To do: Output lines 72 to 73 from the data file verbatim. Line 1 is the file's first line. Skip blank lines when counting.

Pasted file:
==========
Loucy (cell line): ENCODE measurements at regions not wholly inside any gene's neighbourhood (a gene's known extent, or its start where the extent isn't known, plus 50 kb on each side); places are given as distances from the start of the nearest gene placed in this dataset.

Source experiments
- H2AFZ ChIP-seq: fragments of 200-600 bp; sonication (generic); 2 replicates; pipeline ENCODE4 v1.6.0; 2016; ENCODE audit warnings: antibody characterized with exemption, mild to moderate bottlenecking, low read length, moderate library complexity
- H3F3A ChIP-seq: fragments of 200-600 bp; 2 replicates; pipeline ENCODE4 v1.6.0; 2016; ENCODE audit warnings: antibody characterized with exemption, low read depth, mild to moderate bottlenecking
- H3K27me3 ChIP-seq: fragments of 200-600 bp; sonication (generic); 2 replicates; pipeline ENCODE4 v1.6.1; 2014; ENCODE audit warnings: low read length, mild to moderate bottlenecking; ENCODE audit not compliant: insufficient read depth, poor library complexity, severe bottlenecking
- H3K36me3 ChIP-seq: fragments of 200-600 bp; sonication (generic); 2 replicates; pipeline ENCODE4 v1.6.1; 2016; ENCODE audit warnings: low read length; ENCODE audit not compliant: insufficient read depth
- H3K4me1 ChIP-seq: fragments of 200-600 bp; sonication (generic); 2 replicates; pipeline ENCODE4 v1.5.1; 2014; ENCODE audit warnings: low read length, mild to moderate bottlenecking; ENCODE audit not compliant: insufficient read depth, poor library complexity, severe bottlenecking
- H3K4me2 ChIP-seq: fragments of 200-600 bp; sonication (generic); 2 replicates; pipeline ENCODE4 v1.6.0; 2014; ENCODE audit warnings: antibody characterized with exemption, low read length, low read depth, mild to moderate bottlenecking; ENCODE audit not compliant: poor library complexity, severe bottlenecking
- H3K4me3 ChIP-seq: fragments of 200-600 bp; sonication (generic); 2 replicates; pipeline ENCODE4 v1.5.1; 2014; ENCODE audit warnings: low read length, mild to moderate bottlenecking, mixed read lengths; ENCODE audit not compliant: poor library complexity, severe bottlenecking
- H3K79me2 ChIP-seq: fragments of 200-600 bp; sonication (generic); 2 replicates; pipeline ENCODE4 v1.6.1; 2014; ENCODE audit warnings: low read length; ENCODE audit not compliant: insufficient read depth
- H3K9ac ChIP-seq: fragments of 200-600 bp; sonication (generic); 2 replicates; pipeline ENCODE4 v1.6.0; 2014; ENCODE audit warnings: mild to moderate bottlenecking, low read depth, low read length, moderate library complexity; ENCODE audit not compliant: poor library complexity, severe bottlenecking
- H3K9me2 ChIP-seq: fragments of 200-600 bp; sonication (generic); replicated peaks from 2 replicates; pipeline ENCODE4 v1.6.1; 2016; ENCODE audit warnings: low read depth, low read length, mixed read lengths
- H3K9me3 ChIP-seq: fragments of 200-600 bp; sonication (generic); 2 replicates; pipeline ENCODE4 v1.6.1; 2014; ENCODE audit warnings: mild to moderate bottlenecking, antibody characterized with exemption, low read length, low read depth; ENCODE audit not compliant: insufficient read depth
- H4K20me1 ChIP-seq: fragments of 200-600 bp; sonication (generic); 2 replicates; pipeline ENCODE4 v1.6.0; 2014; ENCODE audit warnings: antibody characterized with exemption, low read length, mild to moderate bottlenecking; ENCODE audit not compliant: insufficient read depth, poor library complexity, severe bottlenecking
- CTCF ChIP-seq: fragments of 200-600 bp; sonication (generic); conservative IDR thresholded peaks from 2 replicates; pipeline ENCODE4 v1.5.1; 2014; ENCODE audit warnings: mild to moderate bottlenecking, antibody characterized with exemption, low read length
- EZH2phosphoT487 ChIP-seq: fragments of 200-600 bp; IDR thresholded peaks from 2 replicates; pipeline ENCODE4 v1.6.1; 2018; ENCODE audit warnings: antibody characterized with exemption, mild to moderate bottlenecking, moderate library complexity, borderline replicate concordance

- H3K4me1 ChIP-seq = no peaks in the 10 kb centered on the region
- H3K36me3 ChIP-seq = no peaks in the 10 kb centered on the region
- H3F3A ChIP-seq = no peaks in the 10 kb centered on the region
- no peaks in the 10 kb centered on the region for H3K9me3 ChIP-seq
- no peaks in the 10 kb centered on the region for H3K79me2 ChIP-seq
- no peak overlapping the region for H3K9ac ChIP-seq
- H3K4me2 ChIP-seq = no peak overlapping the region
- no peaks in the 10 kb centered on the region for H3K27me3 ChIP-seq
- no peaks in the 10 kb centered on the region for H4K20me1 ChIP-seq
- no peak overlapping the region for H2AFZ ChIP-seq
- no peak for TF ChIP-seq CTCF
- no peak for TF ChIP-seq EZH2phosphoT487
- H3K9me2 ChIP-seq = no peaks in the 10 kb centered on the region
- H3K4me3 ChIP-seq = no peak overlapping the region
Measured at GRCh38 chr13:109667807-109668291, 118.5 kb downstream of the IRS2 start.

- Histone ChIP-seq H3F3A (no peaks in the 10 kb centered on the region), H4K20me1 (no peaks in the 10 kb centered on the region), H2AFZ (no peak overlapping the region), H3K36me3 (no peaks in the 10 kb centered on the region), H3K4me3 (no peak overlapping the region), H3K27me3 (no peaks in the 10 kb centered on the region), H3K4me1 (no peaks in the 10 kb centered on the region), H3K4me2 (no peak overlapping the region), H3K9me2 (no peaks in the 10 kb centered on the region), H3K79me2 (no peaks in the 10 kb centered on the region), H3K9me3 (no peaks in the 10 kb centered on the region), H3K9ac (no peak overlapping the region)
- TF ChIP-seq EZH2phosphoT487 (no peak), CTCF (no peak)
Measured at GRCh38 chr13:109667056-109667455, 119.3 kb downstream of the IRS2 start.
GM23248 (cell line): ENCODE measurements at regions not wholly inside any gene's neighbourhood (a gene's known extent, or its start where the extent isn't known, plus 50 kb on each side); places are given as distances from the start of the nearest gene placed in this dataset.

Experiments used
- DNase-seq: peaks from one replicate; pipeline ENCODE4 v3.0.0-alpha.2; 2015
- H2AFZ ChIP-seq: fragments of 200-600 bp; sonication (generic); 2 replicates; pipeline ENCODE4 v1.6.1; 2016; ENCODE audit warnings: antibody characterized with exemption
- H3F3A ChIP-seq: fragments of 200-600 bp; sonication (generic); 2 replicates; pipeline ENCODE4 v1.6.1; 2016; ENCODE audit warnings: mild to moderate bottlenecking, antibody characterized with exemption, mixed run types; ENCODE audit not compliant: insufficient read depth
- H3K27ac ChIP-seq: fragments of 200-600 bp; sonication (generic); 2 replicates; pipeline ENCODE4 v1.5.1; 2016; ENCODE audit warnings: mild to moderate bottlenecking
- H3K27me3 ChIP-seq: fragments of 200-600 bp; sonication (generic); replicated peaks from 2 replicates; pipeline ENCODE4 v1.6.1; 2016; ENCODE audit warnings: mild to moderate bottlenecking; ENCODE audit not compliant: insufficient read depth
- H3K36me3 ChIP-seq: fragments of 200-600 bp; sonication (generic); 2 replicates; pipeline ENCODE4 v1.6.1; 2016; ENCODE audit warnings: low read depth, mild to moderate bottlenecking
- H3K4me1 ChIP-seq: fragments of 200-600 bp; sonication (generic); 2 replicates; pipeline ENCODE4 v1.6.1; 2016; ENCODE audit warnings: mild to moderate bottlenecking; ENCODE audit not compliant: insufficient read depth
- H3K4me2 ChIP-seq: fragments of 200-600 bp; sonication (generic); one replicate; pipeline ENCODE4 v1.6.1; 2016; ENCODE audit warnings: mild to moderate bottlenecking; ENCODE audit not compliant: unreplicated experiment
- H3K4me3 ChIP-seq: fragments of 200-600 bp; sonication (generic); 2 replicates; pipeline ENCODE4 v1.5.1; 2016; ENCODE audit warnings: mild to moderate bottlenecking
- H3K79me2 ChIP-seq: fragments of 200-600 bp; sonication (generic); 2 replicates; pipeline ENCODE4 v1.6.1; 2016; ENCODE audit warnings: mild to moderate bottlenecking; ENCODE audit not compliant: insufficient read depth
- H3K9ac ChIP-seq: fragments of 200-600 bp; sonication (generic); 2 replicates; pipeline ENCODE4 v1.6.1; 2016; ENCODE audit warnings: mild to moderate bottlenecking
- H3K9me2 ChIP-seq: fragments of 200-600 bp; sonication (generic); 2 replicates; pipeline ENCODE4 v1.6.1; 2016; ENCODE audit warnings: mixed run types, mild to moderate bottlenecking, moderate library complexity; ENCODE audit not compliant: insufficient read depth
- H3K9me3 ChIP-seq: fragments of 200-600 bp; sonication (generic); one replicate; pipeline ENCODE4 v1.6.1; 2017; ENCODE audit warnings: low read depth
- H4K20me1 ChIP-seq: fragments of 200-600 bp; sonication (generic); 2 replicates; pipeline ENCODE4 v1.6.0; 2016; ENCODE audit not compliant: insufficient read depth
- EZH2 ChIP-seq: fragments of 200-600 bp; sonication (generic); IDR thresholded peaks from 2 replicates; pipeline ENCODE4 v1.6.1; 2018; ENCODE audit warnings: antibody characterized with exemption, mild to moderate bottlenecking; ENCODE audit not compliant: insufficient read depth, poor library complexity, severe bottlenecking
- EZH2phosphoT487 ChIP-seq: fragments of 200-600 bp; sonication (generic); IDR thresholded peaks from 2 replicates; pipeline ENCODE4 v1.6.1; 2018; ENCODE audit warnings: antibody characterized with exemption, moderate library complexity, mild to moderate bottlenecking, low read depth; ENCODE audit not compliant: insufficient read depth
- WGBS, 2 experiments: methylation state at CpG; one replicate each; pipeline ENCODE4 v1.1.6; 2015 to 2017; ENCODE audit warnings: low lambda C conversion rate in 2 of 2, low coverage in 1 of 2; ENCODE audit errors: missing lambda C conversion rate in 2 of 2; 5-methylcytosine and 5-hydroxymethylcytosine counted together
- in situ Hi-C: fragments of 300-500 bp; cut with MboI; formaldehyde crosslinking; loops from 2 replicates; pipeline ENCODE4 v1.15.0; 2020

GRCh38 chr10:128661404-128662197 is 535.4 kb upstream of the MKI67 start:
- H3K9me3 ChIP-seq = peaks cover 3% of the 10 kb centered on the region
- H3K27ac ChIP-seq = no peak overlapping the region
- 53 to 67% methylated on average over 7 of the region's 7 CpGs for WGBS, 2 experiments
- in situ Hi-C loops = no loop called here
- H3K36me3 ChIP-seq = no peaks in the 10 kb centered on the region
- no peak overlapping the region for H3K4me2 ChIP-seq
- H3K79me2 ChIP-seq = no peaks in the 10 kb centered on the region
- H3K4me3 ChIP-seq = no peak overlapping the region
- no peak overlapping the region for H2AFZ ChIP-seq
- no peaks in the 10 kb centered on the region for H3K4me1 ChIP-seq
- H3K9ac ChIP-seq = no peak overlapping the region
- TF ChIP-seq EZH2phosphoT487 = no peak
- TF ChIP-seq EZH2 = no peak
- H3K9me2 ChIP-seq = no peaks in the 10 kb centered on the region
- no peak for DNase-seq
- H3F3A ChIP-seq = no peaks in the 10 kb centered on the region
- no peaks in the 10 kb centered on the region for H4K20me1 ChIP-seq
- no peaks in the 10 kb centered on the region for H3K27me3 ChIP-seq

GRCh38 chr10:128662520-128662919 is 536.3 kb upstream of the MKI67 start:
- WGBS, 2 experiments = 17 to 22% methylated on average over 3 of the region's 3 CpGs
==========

- no peaks in the 10 kb centered on the region for H4K20me1 ChIP-seq
- no peaks in the 10 kb centered on the region for H3K27me3 ChIP-seq